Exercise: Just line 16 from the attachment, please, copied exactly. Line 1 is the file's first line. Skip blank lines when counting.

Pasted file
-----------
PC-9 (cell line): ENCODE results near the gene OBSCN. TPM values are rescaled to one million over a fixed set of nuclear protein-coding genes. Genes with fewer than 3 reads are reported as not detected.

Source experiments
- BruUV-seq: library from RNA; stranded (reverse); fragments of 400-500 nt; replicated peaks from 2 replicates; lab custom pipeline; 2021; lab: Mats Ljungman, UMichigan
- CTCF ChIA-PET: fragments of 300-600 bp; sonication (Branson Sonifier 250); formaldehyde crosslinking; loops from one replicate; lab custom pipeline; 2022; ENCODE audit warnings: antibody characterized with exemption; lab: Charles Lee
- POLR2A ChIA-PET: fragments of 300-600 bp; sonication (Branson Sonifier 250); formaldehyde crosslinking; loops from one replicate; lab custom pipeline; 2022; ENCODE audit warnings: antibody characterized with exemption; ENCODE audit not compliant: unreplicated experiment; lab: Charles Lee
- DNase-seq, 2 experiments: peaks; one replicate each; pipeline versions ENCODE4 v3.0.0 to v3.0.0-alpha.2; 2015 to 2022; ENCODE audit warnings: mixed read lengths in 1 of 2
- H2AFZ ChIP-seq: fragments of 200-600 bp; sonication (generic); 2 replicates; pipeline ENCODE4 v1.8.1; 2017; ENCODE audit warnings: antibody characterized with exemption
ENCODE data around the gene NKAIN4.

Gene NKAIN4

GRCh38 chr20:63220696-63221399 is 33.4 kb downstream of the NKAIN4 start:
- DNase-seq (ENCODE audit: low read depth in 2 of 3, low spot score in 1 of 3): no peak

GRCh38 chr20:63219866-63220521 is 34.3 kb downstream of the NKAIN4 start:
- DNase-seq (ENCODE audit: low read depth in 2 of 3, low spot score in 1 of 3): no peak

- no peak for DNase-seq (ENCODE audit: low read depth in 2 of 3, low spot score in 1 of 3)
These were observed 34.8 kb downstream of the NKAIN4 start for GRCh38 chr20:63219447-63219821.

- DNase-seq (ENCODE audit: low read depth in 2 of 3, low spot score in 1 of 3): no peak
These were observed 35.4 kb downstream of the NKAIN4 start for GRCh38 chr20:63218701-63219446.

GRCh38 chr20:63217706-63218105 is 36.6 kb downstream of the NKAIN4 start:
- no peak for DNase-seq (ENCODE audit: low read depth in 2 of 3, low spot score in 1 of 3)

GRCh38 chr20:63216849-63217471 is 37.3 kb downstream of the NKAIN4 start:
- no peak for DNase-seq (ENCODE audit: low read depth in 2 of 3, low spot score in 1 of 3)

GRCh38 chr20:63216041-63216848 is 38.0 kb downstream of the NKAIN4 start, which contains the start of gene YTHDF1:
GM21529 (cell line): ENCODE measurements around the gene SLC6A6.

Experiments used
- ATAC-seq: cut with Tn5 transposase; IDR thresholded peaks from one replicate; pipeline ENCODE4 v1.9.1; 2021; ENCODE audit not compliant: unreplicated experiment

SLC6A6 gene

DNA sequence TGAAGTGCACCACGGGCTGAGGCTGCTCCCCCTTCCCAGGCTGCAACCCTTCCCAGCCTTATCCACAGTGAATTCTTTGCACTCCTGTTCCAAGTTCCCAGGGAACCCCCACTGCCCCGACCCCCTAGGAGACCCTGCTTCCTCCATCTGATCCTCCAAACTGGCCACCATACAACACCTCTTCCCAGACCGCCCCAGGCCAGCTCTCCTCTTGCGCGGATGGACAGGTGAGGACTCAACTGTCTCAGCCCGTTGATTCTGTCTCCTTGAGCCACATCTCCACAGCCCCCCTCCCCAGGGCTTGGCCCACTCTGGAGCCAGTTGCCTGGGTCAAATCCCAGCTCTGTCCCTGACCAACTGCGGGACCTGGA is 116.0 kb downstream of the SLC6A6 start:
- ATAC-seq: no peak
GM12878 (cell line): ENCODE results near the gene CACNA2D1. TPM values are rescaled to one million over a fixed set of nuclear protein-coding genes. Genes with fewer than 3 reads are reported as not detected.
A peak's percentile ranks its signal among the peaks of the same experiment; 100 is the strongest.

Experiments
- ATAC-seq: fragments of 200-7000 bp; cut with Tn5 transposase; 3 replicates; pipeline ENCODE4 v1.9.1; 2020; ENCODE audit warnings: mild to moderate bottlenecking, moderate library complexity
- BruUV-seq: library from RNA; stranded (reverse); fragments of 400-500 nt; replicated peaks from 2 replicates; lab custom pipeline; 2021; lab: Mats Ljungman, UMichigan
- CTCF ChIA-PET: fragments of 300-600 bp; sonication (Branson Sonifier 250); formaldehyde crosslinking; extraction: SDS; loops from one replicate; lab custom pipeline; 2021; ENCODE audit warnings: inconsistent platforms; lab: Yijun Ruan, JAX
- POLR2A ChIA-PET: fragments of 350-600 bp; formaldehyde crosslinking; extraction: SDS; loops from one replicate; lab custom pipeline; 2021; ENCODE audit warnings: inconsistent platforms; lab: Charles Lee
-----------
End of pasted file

- DNase-seq (ENCODE audit: low read depth in 2 of 3, low spot score in 1 of 3): no peak